How can our kids learn the things they need to even if we aren’t chemists, literary scholars, biologists, volleyball coaches, and master-craftspeople? If we act intentionally, unschooling allows children to have more exposure to a wider swath of grown-ups than the modern educational paradigm.
I’ll begin to answer this question with another question: How do grown-ups go about making friends? How do people who aren’t forced to go to the same building every day make friends?
When I first learned about unschooling, I had trouble envisioning exactly what that meant. I heard about an approach to life where kids were free to do whatever they wanted, with whomever they wanted, for as long as they wanted, I was understandably skeptical.
Today, Governor Sununu signed SB 8, a town tuitioning bill often referred to as the Croydon bill. SB 8 clarifies that any town – not just towns that share a border with other states – may include non-religious private schools in their town tuitioning plans.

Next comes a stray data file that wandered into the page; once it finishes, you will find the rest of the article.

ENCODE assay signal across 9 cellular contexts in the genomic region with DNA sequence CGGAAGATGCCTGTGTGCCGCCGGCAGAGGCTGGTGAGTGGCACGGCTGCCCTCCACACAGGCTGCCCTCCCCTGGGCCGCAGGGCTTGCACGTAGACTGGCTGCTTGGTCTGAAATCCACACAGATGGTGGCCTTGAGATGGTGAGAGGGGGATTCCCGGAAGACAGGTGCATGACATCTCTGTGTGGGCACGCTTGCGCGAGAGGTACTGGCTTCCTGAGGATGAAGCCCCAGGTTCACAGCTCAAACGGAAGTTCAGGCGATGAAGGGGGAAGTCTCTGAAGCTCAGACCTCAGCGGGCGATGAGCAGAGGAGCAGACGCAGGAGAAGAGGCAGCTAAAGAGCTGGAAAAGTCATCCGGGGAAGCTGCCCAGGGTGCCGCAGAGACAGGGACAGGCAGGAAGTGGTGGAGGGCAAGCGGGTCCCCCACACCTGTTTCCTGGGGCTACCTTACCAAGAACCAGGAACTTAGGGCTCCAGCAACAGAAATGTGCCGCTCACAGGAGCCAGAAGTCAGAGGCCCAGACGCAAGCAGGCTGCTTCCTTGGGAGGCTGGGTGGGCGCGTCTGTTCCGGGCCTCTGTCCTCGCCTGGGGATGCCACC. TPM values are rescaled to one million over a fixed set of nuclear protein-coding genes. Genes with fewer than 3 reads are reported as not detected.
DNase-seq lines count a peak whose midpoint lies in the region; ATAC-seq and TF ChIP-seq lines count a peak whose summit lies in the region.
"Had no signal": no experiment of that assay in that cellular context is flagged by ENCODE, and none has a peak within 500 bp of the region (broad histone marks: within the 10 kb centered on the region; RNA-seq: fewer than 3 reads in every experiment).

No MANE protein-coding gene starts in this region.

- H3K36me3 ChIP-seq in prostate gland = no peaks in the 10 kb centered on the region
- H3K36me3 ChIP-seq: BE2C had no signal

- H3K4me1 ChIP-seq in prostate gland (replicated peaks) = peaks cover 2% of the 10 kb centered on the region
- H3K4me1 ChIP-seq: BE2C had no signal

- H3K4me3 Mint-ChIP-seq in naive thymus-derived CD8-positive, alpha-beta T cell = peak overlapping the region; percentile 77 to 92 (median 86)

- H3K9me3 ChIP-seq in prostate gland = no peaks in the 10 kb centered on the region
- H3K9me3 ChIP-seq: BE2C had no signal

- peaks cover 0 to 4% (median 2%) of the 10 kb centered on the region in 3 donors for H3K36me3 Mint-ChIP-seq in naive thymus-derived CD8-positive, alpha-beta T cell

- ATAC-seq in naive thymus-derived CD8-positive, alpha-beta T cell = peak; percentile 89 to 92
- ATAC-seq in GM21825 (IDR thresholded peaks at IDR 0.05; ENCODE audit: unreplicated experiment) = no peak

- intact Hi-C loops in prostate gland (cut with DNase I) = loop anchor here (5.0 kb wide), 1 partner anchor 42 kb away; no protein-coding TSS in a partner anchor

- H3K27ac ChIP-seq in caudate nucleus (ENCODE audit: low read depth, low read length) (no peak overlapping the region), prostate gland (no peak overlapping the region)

School choice will certainly create some wonderful outcomes for some people, so we should pursue it. Viewed this way, the debate over school choice is about whether we will choose to focus on fear or hope — that is, on what might go wrong, or on what will go right. It is about whether we will let fear compel us to cling to models of schooling from the 19th century, or whether hope will spur us to embrace the chance to let education move forward into the 21st century. Personally, I believe that John F. Kennedy was wise to counsel that ‘we should not let our fears hold us back from pursuing our hopes’.